5. Will I still be able to have children and will I go into menopause? Many women want to know if they will be fertile after chemotherapy and this depends on age and the types of treatments and doses received. Women aged 30 or younger have the best chance of becoming pregnant after chemotherapy because the younger you are, the more likely it is that your ovaries will produce fertile eggs after chemotherapy. The closer in age to menopause (average is 51), the more likely it is that you'll be in menopause after chemotherapy and won't be able to become pregnant. Women 40 or older are more likely to be in menopause after chemotherapy. If you are concerned over how treatments may affect you, discuss this with your Oncologist. Read more about fertility options.
6. What will happen to my sex life? During treatment you may find that your desire for sex and intimacy decreases. This can be a normal side effect - and is understandable, given the stress, anxiety, fatigue and physical side effects associated with breast cancer and treatments. However, your partner may not understand how it is for you so communication is key. Let your partner know what you need from him or her. Talk, communicate, touch. You might not feel like having sex but cuddles and intimate touching could be just the ticket. Read more about relationships.
7. There is no history of breast cancer in my family - where did this come from?' It's normal to want to make sense of what has happened and part of that process is 'How did I get cancer?' For most of us, there's no rhyme or reason. 5-10% of all breast cancer diagnoses are genetic and there's more information on our site about family risk. The biggest risk factor of simply being a woman, is something we can do nothing about. Read more about family history.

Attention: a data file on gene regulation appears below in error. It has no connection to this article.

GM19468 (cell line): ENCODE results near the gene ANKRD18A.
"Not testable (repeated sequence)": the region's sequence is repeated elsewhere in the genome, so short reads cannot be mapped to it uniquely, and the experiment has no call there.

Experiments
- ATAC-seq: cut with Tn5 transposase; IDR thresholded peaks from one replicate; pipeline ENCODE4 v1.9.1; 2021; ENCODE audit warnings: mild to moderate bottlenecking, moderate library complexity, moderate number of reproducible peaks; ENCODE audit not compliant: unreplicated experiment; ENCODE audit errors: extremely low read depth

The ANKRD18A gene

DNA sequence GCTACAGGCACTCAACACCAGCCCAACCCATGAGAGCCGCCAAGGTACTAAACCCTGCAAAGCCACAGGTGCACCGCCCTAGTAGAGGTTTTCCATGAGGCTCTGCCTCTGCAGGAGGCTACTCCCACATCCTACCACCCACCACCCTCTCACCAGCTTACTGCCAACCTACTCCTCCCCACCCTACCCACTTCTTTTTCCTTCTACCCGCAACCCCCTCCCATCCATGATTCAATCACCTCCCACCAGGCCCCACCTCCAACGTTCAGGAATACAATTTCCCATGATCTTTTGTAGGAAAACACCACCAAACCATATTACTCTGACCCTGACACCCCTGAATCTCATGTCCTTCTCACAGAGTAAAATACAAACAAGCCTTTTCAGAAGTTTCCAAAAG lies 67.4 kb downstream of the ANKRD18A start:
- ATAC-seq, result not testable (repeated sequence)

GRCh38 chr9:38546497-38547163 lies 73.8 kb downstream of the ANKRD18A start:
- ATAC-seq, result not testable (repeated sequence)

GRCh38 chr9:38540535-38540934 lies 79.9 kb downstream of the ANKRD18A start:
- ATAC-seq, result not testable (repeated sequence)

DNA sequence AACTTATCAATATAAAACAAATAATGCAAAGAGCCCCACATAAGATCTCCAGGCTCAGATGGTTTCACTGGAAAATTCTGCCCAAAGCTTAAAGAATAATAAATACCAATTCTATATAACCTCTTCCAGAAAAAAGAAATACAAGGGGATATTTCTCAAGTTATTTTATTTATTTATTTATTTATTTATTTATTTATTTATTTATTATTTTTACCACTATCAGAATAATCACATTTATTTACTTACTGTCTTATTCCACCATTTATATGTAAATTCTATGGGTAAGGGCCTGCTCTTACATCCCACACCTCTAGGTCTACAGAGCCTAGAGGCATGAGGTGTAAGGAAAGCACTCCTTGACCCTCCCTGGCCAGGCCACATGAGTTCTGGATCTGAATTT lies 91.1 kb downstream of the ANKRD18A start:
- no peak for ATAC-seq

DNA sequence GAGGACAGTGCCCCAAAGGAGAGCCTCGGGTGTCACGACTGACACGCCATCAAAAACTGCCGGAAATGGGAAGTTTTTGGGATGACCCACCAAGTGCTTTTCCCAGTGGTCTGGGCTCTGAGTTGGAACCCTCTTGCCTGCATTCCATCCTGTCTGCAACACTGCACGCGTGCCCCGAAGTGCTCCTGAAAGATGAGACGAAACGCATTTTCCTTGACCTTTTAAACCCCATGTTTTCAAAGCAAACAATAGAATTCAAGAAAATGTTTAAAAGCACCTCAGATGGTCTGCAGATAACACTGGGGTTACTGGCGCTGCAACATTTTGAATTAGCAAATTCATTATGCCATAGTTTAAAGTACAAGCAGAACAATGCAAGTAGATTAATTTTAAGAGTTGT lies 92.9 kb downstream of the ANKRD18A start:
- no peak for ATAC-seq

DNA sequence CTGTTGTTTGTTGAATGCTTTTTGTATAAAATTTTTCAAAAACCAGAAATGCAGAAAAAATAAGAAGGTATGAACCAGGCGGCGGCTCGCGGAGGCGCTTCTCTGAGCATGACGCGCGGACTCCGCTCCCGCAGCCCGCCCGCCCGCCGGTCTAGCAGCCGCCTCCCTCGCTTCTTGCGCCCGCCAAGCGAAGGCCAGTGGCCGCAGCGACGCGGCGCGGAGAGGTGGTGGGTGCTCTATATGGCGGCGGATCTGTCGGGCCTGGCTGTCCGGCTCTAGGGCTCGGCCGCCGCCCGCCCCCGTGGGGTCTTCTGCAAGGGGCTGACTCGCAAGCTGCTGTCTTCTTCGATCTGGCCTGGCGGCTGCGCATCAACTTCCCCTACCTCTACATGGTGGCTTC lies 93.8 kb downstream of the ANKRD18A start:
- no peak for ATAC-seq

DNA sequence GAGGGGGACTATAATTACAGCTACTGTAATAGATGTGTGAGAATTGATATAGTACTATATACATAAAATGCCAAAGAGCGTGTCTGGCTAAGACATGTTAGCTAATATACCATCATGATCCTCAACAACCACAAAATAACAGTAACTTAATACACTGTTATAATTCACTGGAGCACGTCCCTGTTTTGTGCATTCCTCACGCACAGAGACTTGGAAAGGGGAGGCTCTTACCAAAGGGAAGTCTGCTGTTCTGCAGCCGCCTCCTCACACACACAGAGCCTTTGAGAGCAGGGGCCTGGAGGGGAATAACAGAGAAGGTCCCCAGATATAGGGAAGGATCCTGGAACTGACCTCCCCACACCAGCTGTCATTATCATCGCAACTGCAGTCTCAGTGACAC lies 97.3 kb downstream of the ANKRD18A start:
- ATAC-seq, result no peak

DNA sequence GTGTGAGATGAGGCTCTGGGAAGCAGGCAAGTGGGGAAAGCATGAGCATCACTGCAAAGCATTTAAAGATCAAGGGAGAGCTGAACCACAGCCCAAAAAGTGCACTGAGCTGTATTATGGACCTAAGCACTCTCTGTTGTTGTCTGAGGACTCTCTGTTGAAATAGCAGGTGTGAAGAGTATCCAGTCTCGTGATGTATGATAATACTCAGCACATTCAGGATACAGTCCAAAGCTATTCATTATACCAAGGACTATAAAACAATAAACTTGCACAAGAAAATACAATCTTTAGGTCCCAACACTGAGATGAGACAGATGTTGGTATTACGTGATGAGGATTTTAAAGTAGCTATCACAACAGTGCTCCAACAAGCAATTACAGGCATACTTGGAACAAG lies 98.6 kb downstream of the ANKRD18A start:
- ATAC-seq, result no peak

8. I don't know how I'm going to get through this. What do I do?' The word 'cancer' carries with it a lot of associations. We remember people who've died from it and images of women who have lost their hair. Your cancer diagnosis may be one of the most challenging things to happen to you. It’s helpful to think of times in the past where you have got through tough times and utilise coping skills and experience gained from the past. Facing cancer does take strength and resilience - you may not know if you have the strength to get through - but you do. Don't be afraid to ask for help, or tell people what you need them to do for you. It can take two years or more for you to really understand what has happened. Knowing that at the outset may make the journey easier because you're not putting so much pressure on yourself to get better quickly, get back to work, get back to normal or get over it. More about coping
9. What is secondary breast cancer? Secondary (also known as advanced or metastatic) breast cancer is the 'late stage' of breast cancer where it has moved from the original site in the breast (known as the 'primary' tumour, or 'early stage' breast cancer) to other parts of the body or vital organs. At this stage the disease is incurable (at our present state of knowledge) and life expectancy ranges from 2-5 years, on average. Most commonly, secondary breast cancer develops in the bone, lung, liver, and brain and is managed by ongoing treatments of chemotherapy, radiotherapy and hormonal therapy. Find out more here.